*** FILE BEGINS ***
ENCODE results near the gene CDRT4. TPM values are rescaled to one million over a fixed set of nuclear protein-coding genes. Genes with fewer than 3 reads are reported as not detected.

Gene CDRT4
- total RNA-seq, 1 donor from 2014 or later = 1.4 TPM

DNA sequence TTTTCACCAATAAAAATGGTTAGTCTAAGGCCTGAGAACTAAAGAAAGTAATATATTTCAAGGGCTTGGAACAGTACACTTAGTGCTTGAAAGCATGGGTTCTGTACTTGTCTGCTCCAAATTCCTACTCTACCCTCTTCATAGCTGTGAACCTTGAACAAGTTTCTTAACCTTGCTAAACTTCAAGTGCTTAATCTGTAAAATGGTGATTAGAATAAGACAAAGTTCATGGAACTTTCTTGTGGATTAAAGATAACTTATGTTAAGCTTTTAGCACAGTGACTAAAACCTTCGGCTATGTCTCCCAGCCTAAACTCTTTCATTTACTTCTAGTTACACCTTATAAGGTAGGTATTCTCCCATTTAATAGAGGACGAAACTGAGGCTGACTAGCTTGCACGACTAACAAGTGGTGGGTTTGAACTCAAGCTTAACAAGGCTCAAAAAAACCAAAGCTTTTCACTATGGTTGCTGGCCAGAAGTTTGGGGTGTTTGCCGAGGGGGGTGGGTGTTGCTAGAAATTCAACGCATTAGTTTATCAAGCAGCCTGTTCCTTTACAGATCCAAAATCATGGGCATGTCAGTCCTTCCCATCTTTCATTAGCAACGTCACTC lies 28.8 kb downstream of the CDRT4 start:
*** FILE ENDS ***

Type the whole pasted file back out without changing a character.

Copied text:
ENCODE results near the gene CDRT4. TPM values are rescaled to one million over a fixed set of nuclear protein-coding genes. Genes with fewer than 3 reads are reported as not detected.

Gene CDRT4
- total RNA-seq, 1 donor from 2014 or later = 1.4 TPM

DNA sequence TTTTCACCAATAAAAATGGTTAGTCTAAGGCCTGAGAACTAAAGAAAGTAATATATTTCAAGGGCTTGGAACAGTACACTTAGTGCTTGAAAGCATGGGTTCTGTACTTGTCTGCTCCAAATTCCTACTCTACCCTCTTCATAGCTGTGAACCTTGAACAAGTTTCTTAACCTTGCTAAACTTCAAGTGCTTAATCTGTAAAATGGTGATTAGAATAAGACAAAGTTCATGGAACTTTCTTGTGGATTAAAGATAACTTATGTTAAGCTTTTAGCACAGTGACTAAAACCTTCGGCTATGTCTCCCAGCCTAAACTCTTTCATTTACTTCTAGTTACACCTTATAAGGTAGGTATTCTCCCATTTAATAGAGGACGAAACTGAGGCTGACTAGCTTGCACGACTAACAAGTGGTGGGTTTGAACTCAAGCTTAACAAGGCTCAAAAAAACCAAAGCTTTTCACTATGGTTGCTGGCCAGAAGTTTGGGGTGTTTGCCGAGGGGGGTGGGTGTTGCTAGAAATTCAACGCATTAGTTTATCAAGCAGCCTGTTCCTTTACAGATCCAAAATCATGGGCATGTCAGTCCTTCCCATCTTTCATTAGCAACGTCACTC lies 28.8 kb downstream of the CDRT4 start: